“Xobula Inxeba” stems from Qondiswa’s current and ongoing MA project at the Institute of Creative Arts in Cape Town, South Africa. This story follows the lives of a couple living in the rural hinterlands of the Eastern Cape. The woman, a “cultural worker, in this instance a storyteller who is also a street-vendor, ruptures notions of the public and the private, asserting that the private, the domestic, is completely political.” The man, a truck driver, enmeshed in the fabric of the N2 highway, drives to earn the weight of his body in capital from his employers. Their love affair, though rural, is as palpable as any urban romance between lovers estranged from each other not by choice, but circumstance. In their precarious existence their loneliness beckons that they should speak to one another even if their words will never create the illusion of presence. Unable to bear their own seeds, they come to adopt (in the loose sense) a neighbour’s son, raising him as their own. He becomes the man of this forlorn house, adding what we hope is a light for the future – the promise of youth. In the absence of her lover, the womxn offers life to this young man, who, raised in their care, comes to know them as pillars in his life. Tragedy descends on a morning that proves to be the womxn’s last, strangled by the boy, she falls into a lasting sleep to shift from this plane into the ancestral. Liminalised by this boy’s act, her presence that seemed to be everywhere along this road fades into it, into him, the truck driver dealing with protest waged against the capitalist machinery, put off by the stench of xenophobia that abides the war cries. He must come to terms – learn to live – with the scab, and peel it back so that what festers underneath may be revealed, that it may breathe, that there might be peace, but what peace awaits the unforgivable, the unredeemable? The play is not about why this happened, but about the fact that it does.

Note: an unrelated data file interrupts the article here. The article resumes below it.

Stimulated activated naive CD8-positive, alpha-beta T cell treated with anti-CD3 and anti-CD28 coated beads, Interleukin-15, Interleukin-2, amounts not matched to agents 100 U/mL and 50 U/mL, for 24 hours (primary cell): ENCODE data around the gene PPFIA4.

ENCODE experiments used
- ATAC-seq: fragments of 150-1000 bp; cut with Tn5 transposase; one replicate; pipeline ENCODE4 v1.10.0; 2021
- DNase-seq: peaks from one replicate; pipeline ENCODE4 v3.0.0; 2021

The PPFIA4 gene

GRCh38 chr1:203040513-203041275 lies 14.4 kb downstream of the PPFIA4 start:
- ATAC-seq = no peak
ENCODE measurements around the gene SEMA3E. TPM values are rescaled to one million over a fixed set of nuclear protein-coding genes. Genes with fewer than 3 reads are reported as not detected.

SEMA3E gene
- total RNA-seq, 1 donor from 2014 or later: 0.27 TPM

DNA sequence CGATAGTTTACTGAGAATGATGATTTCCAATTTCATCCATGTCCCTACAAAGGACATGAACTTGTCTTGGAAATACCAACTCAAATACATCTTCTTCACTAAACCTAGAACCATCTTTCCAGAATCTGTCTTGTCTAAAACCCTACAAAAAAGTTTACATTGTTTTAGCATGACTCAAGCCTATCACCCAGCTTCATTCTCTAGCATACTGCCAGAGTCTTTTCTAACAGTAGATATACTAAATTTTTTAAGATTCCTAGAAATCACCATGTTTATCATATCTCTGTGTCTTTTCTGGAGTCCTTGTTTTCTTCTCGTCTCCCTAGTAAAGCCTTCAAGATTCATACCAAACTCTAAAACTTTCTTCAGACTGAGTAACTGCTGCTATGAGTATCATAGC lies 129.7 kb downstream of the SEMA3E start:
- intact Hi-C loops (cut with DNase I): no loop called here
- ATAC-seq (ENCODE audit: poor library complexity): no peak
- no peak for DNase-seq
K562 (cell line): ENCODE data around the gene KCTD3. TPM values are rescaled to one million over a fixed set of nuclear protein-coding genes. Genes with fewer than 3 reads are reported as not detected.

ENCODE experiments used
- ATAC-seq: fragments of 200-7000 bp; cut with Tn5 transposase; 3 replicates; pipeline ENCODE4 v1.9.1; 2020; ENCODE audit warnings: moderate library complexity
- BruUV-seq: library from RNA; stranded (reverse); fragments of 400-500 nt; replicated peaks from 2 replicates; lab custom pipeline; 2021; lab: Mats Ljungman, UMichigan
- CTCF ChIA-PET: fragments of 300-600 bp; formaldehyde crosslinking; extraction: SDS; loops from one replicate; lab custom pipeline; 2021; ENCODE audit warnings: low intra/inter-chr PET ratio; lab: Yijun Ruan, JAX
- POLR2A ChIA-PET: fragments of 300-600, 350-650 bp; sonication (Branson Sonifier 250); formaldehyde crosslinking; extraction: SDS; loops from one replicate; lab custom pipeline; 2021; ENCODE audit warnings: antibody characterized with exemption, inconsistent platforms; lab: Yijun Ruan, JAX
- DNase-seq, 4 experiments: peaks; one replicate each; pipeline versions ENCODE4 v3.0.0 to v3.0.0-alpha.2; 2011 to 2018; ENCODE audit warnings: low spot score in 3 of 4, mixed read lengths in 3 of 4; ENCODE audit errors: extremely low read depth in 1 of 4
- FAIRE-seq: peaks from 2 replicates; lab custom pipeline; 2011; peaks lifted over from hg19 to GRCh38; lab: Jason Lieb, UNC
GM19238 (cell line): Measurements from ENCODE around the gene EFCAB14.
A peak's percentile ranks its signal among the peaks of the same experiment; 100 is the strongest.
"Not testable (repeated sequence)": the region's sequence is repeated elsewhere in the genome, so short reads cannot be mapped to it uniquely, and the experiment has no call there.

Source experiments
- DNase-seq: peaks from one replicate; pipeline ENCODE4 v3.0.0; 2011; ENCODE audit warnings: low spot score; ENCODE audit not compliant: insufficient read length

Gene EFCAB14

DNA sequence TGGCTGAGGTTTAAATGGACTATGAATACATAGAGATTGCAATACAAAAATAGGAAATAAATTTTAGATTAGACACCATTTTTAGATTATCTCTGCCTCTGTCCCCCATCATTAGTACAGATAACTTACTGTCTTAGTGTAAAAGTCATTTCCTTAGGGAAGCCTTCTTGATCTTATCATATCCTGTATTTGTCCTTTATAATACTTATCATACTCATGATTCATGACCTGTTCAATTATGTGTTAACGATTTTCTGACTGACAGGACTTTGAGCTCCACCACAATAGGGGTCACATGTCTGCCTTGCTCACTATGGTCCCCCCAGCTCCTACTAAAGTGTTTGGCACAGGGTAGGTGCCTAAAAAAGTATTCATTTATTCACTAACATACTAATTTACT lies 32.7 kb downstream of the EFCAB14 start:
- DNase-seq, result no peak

The makers, here, have a keen sense of awareness of the historical effect of the cape colony on the people hidden in the hills of its margins. The mountains are folded back to locate this intersection where whole peoples are buried. Qondiswa and Asher ask us – what is to become of what dies on the road to democracy, equality, justice, peace, fairness, justice and love? What does love have to do with freedom? And: Who can sleep here? Without land, without beds, behind trucks, in the middle of the road? Who can fall asleep here on a road where there is only falling and walking in waking?